- Understanding life skills and values-We must acknowledge that many people use different words to mean probably the same thing. For Instance, many people from the West use Social, Emotional Learning; others use Soft skills, Non-academic skills, Non-cognitive skills, 21st Century skills, while others like us in East Africa use Values and Life Skills (VaLi). A study by Echidna Giving in 2018 revealed that in East Africa, there lacks a common understanding of these skills, leave alone understanding on how to develop or measure them. VaLi members have hosted learning workshops aimed at understanding these competences and trying to determine whether or not all these different terms refer to the same thing.
- Contextualized assessment: It is clear that many assessment frameworks that exist are mainly developed for the West and only a few, if any, are developed for the developing world. Hence, the ALiVE project was designed and envisioned as an assessment that speaks to East Africa adolescents. The contextualization process kicked off with an ethnographic study that was conducted in 15 districts in East Africa where adolescents between the age of 13-17 years, their parents, and teachers were required to share their local definitions and understanding of certain skills such as self-awareness, respect, problem-solving, and collaboration. It was evident from the study that the contextual definition defers a great deal from the documented literature definition or what is accepted globally.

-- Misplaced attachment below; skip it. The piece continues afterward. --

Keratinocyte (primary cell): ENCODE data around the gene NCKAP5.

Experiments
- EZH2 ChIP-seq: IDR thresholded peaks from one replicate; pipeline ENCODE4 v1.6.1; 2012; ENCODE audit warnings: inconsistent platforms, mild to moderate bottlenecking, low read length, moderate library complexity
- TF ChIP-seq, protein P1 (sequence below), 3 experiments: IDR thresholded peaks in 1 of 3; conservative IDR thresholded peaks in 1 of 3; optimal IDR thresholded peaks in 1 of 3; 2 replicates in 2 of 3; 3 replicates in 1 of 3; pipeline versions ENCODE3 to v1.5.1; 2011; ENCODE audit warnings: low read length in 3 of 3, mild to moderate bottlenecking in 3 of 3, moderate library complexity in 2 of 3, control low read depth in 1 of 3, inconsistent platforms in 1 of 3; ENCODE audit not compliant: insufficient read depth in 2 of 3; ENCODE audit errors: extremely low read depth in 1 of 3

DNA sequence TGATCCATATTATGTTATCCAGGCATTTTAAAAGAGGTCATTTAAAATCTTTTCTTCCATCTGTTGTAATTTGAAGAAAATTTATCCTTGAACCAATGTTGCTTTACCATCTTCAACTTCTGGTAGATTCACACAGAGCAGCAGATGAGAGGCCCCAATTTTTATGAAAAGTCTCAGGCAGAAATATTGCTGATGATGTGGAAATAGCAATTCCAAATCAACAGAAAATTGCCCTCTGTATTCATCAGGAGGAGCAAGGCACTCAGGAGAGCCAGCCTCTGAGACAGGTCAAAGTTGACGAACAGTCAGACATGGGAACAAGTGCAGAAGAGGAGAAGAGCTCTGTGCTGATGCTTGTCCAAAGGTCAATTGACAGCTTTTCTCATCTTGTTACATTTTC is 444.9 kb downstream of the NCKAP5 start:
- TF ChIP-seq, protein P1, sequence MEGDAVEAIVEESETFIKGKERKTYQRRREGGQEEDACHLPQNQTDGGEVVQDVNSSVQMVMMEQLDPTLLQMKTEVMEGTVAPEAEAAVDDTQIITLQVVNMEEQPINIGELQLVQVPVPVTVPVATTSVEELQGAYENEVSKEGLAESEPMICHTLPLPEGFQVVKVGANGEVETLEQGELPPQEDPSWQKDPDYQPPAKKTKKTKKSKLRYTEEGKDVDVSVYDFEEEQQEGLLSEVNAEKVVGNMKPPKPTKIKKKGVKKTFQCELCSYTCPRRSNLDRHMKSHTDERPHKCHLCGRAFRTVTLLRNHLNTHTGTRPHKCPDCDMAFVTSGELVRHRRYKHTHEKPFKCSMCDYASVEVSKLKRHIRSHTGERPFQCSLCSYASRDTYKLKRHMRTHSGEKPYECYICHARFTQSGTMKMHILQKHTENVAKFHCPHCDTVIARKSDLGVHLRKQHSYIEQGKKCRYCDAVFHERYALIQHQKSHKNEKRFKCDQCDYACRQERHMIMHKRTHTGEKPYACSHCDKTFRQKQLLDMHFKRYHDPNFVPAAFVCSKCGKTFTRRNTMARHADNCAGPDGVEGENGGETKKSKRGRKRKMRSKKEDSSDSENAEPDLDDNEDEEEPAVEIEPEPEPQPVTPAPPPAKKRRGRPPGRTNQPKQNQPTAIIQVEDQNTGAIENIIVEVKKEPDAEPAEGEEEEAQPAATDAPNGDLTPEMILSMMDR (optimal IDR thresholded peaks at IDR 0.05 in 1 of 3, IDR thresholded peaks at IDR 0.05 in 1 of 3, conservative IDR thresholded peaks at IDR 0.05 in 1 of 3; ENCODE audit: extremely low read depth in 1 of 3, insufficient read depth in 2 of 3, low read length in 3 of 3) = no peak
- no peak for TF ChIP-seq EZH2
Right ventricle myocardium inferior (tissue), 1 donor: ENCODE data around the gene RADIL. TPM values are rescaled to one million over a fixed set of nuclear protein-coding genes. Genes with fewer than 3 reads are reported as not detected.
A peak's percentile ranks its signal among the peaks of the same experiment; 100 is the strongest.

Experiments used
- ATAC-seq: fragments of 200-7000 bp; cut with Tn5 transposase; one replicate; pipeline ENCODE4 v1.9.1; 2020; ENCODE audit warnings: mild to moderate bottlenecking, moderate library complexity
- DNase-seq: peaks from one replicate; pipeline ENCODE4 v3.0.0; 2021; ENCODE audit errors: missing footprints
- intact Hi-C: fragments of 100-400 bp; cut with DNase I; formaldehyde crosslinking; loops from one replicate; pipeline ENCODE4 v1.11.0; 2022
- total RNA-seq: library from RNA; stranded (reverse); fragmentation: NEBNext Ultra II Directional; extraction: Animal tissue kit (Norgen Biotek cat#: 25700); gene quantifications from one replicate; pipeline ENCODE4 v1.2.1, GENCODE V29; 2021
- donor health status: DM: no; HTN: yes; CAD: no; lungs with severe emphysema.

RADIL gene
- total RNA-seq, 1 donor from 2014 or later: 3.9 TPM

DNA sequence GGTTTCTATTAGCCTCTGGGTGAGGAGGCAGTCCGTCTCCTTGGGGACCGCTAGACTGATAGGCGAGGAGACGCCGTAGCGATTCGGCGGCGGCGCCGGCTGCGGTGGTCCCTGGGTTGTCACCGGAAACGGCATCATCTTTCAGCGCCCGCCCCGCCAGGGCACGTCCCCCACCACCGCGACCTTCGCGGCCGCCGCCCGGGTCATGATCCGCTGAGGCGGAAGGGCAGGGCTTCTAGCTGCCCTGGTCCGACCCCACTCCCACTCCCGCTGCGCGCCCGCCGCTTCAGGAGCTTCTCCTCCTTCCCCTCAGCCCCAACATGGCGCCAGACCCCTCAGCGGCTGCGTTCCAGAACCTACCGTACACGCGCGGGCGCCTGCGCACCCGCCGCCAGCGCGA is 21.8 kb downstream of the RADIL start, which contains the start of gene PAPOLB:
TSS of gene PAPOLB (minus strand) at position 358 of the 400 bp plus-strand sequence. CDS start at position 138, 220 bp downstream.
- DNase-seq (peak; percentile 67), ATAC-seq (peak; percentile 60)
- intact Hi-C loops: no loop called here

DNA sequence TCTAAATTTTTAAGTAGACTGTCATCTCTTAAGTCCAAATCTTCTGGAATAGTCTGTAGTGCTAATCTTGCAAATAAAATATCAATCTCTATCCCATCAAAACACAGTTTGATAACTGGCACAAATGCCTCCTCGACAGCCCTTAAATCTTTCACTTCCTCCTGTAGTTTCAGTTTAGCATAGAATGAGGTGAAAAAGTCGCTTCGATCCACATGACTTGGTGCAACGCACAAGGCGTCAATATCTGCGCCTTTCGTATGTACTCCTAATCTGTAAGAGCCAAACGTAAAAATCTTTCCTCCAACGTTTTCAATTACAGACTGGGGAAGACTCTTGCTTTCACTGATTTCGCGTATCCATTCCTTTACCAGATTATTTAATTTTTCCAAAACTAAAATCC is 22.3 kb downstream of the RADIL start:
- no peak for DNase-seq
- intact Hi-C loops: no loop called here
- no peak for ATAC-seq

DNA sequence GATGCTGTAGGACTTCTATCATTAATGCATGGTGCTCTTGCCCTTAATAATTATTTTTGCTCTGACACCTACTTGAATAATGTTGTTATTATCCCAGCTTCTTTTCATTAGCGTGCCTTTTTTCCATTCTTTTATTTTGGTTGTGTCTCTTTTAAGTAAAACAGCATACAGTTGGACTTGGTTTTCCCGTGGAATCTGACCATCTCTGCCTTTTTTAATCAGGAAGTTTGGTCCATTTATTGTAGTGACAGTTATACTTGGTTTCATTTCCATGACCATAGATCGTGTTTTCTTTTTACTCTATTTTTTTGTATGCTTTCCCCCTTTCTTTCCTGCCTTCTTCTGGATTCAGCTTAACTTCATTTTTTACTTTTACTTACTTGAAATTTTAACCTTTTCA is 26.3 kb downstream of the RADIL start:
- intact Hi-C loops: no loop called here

- Nurturing of life skills and Values: VaLi members have been interacting with teachers, caregivers, and communities to learn what works in nurturing these competences. They have designed modules, and hopefully, they will use the contextualized assessment tool to confirm if the interventions are working.
In 2022, the ALiVE team will generate evidence on life skills and values by collecting data from over 30,000 adolescents from Kenya, Uganda and Tanzania. The data collection will commence officially on 1st of April. This is a household assessment that targets in-school and out-of-school adolescents. As we celebrate this year’s International Day of Education, we acknowledge the efforts by the team of 47 East Africans under the Tool Development Academy. For they braved hard sessions, working offline and online disconnected by Covid-19. The resilience and commitment demonstrated by the team is a perfect example of what it must take for us to survive the tides of “Changing Course Transforming Education.” Be on the lookout for more details and findings proceeding from the labour of the team, among other partner players.
It must be appreciated that ultimately the person who bears the biggest responsibility of his/her life is the child. I, therefore, wish all East Africa’s children a year full of positivity. And as ALiVE team, we undertake to do all within our power to facilitate their acquisition of the competences they will need to live a fulfilling life.
Writer- Dr. Purity Ngina, is our Research and Assessment Manager. For feedback, send an email to email@example.com